A wise and mature Christian teacher recently commented, “I am concerned that in running from legalism, we don’t become totally antinomian.”
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By “legalism,” my friend meant the notion that we can obtain God’s favor through our own record of obedience. “Antinomian” is a double-jointed word from two Greek words meaning “against law,” and it refers to that error which twists God’s mercy into a license to sin.
Both errors are as old as the New Testament. Some first-century Jews tried to make circumcision and observing the Torah conditions of salvation (Acts 15), and some Gentiles tried to enhance their position toward God through secret rituals and esoteric “knowledge” (Colossians). At the other extreme were those who argued that grace means living any way one wishes, thus abusing God’s kindness and perverting true grace (1 Cor. 5:1-2; 6:9-30; 2 Pet. 3:1-3; Jude 3-4). New Testament authors responded to both errors with the same apostolic cure — a proper devotion to, dependence on and understanding of the Lord Jesus Christ. Paul uses that “cure” against legalism in Romans 3-4 and Galatians 2-3, and he uses it against antinomianism in Romans 6, Colossians 3, Galatians 5-6 and Ephesians 4-6.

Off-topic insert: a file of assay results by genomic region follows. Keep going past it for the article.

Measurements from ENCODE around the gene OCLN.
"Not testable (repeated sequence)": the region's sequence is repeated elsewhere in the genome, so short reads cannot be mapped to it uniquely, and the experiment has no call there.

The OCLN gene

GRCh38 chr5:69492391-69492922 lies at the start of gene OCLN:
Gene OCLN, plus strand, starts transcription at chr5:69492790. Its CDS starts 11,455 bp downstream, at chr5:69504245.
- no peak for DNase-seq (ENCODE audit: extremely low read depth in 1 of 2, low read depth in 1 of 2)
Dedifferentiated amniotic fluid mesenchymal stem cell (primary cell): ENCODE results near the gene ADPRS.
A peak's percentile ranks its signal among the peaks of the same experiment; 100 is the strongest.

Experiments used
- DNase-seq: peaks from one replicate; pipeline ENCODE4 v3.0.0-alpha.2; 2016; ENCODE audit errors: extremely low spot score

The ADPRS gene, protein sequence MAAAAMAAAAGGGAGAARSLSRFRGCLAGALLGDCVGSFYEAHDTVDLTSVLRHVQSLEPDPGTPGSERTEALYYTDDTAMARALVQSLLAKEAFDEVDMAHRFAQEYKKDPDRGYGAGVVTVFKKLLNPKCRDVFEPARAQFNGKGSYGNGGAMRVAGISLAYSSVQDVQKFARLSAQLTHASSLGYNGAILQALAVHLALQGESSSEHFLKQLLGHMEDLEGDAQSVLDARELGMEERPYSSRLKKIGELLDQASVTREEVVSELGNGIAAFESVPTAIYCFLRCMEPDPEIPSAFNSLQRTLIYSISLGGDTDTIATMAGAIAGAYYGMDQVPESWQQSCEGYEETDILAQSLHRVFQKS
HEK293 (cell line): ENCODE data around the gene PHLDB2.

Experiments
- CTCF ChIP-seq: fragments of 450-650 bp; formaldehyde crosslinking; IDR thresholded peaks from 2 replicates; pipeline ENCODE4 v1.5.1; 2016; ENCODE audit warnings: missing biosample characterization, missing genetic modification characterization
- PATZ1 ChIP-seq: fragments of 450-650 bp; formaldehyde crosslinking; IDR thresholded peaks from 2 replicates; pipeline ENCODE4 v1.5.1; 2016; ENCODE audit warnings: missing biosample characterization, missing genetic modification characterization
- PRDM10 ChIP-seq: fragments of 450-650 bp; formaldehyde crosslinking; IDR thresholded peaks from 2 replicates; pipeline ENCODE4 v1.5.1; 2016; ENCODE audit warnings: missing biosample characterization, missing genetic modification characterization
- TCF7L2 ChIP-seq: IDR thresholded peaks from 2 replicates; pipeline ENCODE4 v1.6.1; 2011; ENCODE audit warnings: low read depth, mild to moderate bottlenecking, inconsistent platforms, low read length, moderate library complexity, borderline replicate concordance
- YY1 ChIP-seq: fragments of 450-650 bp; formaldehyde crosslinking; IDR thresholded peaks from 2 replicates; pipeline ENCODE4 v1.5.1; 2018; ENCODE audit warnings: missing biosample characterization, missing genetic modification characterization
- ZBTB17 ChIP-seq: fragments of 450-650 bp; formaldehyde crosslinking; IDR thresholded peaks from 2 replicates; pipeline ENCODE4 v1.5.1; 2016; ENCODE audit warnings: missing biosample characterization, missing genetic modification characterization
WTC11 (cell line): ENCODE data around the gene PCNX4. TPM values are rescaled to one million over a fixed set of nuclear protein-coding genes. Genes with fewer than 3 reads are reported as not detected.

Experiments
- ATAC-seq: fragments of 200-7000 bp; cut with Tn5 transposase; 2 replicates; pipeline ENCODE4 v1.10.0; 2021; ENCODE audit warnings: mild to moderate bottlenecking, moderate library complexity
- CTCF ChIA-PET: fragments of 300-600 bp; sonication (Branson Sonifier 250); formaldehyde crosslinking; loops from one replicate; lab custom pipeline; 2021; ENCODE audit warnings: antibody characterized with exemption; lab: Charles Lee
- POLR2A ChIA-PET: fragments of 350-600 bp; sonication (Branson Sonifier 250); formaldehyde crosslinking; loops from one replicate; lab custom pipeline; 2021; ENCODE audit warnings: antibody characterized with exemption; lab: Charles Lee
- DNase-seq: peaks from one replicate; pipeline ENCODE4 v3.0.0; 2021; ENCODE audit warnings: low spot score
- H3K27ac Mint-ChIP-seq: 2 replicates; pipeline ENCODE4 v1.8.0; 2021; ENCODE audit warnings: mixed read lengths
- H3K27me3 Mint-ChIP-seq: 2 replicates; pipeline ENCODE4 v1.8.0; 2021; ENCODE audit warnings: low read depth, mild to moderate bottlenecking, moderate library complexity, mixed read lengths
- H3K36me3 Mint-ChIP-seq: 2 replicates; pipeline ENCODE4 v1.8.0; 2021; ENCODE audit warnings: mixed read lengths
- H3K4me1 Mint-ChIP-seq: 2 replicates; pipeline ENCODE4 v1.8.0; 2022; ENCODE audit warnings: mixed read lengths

These twin sharks of legalism and license have always followed the gospel ship down through the ocean of time. If we never sight either predator, I should wonder whether we are preaching the gospel as radically and purely as we ought. When we do see them, we have the gospel answer — the Lord Jesus Christ, who both justifies and sanctifies everyone who through faith receives the Father’s grace (2 Cor. 5:17-6:2).